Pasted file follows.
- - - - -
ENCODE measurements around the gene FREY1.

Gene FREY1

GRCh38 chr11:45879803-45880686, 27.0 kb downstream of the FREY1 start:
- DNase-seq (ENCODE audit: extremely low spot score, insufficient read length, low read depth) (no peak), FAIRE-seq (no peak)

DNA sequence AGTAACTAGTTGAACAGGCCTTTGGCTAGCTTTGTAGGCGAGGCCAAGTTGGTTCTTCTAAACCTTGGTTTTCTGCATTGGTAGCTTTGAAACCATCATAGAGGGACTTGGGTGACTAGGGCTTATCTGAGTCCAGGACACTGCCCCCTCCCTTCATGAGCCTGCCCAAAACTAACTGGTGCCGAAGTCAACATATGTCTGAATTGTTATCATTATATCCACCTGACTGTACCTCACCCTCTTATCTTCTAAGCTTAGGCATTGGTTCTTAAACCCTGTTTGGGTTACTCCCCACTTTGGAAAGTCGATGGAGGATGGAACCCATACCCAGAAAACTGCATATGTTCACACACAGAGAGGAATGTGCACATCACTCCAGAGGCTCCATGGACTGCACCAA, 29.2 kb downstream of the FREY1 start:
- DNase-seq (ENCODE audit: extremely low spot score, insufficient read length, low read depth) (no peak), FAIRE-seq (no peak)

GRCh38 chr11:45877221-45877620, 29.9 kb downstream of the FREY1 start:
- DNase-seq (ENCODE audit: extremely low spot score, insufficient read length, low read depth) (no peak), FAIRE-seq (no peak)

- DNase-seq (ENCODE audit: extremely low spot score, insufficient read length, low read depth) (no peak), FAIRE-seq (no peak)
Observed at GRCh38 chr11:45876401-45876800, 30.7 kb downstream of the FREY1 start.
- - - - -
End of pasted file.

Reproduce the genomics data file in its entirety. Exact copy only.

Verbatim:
ENCODE measurements around the gene FREY1.

Gene FREY1

GRCh38 chr11:45879803-45880686, 27.0 kb downstream of the FREY1 start:
- DNase-seq (ENCODE audit: extremely low spot score, insufficient read length, low read depth) (no peak), FAIRE-seq (no peak)

DNA sequence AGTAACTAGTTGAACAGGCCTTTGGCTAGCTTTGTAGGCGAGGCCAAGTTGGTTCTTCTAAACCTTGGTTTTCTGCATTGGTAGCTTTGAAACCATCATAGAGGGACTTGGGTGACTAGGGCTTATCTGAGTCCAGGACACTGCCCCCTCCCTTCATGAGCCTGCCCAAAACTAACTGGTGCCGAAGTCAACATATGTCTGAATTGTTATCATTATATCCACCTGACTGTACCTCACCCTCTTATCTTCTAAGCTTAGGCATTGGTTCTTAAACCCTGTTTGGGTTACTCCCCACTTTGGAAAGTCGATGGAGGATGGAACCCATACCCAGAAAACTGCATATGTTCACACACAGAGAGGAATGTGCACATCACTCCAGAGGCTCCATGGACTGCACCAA, 29.2 kb downstream of the FREY1 start:
- DNase-seq (ENCODE audit: extremely low spot score, insufficient read length, low read depth) (no peak), FAIRE-seq (no peak)

GRCh38 chr11:45877221-45877620, 29.9 kb downstream of the FREY1 start:
- DNase-seq (ENCODE audit: extremely low spot score, insufficient read length, low read depth) (no peak), FAIRE-seq (no peak)

- DNase-seq (ENCODE audit: extremely low spot score, insufficient read length, low read depth) (no peak), FAIRE-seq (no peak)
Observed at GRCh38 chr11:45876401-45876800, 30.7 kb downstream of the FREY1 start.